Bandolier Brewing’s name stems from a love of Western movies and, while Warragul isn’t exactly the sort of place that conjures the likes of Deadwood, the name still feels incredibly apt.
That’s not because Warragul sits in West Gippsland, about an hour out of Melbourne, either. It’s due to the brewery’s pioneering approach in bringing craft beer to a community with an approach that’s always had a bit of the outlaw about it.
Somewhat ironically, before launching the brewery founder Zander Thompson was a lawyer who landed upon Bandolier – the belt of bullets you can see strapped across a cowboy’s chest – courtesy of his passion for all things Western. You’ll spot a bandolier on the Penny Farthing-riding skeleton in the brewery’s logo too.
Although Warragul is relatively close to Melbourne, it’s not been particularly fertile ground for craft beer: it’s a farming town in which taps are contracted to big brewers and watering holes tend to look the same. Thus, when the brewery opened in an industrial pocket on the outskirts of town, it became the first and only brewery to call the Baw Baw Shire home – with locals quick to get behind Bandolier and their beers.
The brewery’s original home is still the source of beers – all produced with a 500-litre Braumeister – and the bar there remains available for functions, but since 2022 the Bandolier Beer Hall in Mason Street in the heart of town is the main way people have been enjoying the Bandolier experience.
The grand old shed couldn’t better suit the Bandolier vibe, either; while it certainly wasn’t constructed for people looking to enjoy craft beer, American barbecue and good times, it feels very much like it easily could have been. Walk in and you’re instantly greeted by a piano but, rather than the music stopping and heads snapping in your direction as if you’ve entered a Wild West saloon, expect the tunes to carry on while a friendly staff member guides you through the 18 taps.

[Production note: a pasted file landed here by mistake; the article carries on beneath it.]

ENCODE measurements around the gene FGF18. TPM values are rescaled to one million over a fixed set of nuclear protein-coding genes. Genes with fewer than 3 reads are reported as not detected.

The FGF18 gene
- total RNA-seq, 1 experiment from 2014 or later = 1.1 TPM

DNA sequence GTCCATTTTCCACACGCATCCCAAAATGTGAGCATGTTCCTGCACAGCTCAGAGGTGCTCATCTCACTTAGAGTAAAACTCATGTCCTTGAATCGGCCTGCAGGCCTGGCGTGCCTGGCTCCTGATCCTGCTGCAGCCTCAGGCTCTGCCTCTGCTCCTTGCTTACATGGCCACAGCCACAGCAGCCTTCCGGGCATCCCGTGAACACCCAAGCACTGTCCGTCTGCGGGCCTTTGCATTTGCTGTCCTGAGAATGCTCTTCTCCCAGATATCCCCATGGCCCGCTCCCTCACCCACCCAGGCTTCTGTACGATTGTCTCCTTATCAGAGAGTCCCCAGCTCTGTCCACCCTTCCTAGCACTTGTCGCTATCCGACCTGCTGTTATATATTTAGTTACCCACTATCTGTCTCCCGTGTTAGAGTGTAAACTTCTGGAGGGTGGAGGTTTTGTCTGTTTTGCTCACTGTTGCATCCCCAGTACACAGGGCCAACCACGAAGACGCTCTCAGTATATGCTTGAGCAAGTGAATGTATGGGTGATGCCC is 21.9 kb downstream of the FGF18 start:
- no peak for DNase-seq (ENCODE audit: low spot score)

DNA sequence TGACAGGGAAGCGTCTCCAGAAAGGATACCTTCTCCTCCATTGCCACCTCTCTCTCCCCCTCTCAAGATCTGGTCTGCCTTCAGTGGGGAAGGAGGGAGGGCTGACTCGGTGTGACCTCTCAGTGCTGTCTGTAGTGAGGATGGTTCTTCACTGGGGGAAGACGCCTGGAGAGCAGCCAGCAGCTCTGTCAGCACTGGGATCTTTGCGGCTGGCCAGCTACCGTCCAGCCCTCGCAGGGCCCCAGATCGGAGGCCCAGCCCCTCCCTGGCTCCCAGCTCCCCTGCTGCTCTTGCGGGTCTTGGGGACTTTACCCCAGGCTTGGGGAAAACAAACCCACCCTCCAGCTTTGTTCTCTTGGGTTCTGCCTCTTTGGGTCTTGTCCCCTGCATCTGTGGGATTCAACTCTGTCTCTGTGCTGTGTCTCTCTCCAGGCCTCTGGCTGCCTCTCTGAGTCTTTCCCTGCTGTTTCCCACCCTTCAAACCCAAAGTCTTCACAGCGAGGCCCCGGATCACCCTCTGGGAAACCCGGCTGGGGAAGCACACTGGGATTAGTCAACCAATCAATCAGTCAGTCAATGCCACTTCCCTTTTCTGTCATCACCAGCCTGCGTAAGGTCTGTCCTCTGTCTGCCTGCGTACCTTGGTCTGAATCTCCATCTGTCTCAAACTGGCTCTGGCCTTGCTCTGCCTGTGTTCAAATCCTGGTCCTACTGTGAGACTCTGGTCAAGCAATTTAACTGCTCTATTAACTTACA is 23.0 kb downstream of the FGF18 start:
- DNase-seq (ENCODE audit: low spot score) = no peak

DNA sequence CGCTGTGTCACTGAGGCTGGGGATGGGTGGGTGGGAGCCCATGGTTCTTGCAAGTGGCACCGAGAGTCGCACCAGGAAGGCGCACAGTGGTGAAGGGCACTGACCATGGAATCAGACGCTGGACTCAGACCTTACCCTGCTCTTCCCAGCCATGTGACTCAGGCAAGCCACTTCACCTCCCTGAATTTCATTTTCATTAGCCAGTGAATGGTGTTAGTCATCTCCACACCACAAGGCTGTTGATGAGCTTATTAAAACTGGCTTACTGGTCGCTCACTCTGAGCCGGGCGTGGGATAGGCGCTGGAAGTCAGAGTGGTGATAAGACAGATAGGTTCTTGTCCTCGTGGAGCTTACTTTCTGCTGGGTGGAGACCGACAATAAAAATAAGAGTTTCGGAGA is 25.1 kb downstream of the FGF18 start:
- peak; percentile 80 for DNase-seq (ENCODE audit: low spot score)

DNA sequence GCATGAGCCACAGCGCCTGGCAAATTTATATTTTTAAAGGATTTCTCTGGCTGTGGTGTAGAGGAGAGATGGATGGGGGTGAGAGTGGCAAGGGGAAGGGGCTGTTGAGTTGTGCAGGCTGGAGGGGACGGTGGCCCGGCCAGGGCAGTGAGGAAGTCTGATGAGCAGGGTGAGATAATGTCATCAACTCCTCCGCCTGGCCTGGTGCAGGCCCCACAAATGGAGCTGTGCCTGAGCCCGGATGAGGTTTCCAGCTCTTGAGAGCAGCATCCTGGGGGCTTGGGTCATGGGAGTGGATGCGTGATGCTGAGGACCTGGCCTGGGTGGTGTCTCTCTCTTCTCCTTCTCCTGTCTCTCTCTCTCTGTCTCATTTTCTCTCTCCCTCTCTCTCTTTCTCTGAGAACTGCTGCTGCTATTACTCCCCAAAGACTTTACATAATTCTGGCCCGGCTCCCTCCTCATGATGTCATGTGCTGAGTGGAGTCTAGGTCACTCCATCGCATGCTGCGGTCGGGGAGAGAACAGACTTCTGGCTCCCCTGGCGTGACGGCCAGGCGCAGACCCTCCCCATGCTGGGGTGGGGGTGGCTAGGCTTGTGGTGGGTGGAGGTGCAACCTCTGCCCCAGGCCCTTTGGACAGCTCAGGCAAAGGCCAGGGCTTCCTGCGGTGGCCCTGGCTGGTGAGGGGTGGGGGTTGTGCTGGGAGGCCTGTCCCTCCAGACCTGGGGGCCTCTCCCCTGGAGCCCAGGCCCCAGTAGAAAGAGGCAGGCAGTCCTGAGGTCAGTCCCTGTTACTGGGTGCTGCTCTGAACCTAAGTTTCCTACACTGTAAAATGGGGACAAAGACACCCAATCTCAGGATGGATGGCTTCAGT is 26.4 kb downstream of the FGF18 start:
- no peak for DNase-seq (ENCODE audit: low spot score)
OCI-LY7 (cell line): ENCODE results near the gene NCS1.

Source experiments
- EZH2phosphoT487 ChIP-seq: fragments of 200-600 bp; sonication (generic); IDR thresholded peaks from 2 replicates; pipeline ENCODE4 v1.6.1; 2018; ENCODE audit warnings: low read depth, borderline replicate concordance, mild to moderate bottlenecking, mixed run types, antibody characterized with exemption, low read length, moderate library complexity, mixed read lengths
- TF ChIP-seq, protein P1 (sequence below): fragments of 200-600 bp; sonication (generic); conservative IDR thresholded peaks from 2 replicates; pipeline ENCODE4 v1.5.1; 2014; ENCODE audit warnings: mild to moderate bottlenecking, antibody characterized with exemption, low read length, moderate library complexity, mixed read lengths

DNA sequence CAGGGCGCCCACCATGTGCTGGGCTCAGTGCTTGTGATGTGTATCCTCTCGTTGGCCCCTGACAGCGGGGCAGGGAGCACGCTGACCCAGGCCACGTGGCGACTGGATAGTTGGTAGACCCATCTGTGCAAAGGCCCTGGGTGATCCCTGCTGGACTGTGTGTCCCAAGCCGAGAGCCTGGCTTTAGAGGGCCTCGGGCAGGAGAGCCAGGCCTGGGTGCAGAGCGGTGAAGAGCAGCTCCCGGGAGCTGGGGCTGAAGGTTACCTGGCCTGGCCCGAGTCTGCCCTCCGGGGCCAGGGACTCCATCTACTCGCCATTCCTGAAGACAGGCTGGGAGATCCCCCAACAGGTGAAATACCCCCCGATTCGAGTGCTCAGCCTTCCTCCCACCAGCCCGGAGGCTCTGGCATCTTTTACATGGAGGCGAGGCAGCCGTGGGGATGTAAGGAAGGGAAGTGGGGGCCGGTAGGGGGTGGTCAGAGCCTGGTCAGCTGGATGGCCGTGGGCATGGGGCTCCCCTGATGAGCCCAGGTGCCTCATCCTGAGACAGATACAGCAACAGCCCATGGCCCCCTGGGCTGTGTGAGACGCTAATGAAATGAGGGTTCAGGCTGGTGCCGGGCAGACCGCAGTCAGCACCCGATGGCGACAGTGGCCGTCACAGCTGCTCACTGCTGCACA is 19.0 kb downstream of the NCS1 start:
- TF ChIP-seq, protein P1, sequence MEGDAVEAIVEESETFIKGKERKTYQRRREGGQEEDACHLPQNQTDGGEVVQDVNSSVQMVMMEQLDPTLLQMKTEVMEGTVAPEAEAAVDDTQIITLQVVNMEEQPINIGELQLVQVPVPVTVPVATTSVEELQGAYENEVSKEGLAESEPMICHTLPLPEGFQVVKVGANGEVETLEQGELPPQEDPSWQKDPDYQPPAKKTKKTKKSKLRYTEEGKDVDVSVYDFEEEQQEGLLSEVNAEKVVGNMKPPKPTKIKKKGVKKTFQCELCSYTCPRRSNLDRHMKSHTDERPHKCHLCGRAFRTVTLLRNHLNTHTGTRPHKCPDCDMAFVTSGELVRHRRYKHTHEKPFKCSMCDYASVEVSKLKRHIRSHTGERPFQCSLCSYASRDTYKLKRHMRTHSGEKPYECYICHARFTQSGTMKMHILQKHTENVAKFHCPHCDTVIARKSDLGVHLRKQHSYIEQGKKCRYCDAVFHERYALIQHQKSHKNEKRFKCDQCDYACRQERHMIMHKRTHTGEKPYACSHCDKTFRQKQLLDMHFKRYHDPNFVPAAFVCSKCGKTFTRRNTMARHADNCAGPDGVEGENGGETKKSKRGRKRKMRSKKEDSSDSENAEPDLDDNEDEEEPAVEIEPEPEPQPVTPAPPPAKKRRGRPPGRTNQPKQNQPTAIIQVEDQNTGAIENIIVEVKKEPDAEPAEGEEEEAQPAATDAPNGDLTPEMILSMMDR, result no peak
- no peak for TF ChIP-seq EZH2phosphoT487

That extensive tap list means there’s never a shortage of offerings to select from, with their easy-drinking draught pouring next to a classic stout or an IPA. You’re also likely to be treated to beer styles few Australian craft breweries still produce: a Belgian pale or the White Ale, which is a true labour of love for Zander. It was visits to Europe and North America in 2012 that first sparked his passion for beer and brewing, and the Bandolier lineup reflects both cultures, putting timeless styles beside hopped-up American IPAs.
The Western saloon vibe is carried throughout the rest of the venue: the wide wooden bar and stools provide the perfect place to perch for a solo beer while admiring the posters of beer labels on the walls; myriad tables throughout the hall are waiting for groups; and the expansive beer garden big enough to park any number of horses fills with those seeking local beer and a place to unwind. The piano and stage are frequently in use too, with live music a common sound at Bandolier, often local acts performing as groups of friends gather to solve the world’s problems over a game of pool.
Food is served up by Fire’d, who specialise in the kind of low and slow barbecue that, prior to their smoker being fired up, you’d have had to travel to Melbourne to enjoy. Their range of burgers, meats and sides are naturally a fine fit for craft beer, with the pairing heightened by the use of Bandolier’s beers as ingredients in the food.
Having brought Warragul’s locals their first brewery, Bandolier kegs have since made their way into pubs in other parts of Gippsland, while cans can be found across the region too, including in the many surrounding wineries as well as the acclaimed Hogget Kitchen.
Their success as beer pioneers means Bandolier Brewing is less like an outpost in the Wild West and more akin to a vibrant local hub.